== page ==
Residents, Officials Call For FAA To Address Airport Safety Concerns In Wake Of Santa Monica Plane Crash
SANTA MONICA (CBSLA.com) — Officials are joining residents living near Santa Monica Airport in asking the Federal Aviation Administration to address safety concerns after a plane crashed into a hangar Sunday, killing four people aboard.
Congressman Henry Waxman sent a letter to DAA Administrator Michael Huerta Tuesday calling on the federal agency to deal with residents’ concerns.
“I have repeatedly called on the Federal Aviation Administration to address concerns in the community over safety conditions at the airport. But the FAA has inexcusably failed to act,” the letter read in part.
In the wake of Sunday’s crash, several residents said they want restrictions placed on the airport, which reopened Tuesday afternoon.
Among those proposed are limiting the number of flights and restricting the aircraft allowed to land to small planes, not jets.
“The FAA keeps coming in and saying ‘no, we need to take the heat off LAX. Can we have more people come over?'” said neighborhood resident Andrea Reaber. “And we always lose to the FAA.”
Santa Monica resident Karen Ray, who lives two blocks from the crash site, said she has seen a drastic increase in the number of flights at the airport over the past 25 years.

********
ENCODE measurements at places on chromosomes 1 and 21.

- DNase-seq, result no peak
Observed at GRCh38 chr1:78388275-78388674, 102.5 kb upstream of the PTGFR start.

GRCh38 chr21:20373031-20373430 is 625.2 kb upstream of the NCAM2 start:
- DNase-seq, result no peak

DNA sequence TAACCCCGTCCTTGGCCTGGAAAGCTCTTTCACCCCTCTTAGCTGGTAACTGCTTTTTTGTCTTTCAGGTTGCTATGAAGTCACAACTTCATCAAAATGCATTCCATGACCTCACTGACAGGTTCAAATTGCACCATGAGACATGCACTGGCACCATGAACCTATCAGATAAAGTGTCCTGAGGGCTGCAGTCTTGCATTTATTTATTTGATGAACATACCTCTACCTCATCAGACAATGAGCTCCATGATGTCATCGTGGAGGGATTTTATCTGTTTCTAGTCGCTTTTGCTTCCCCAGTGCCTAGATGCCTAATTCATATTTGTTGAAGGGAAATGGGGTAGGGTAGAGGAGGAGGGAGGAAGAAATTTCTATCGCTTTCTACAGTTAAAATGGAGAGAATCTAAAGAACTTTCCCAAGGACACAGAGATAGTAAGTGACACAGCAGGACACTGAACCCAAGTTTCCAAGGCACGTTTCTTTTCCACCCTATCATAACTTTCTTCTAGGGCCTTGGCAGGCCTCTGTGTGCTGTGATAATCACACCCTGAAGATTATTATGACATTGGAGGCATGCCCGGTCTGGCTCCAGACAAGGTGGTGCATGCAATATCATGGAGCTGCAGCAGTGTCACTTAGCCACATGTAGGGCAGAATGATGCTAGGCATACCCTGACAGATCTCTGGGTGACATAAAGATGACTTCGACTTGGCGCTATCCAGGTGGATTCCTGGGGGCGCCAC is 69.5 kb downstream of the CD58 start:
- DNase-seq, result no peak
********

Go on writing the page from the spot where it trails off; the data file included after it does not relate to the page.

“We have just a tremendous amount of flights going out, and they go pretty late in the night too,” she said.
Evan Olson, a video game company employee who works next to the airport, told KCAL9’s Jeff Nguyen he has never feared for his safety.
“Feels to me like a bunch of people in two million dollar homes asking to shut down the airport so they could live in three million dollar homes,” he said.
On Monday, City Councilman Mike Bonin called for the airport to be closed, comparing it to a dangerous intersection.
“It’s unacceptable,” Councilman Bonin said. “If this were an intersection in the city of Los Angeles we wouldn’t be allowing these kind of incidents.”
The Los Angeles County Coroner’s office said Tuesday the remains of two men and two women were found amid the wreckage at the airport, along with two cats and a dog.
Construction company Morley Builders said it believes CEO Mark Benjamin and his son Luke were aboard the plane. The identity of the two female victims is unknown.
The National Transportation Safety Board (NTSB) was forced to suspend its investigation into the crash as a result of the government shutdown.
The airport reopened Tuesday afternoon.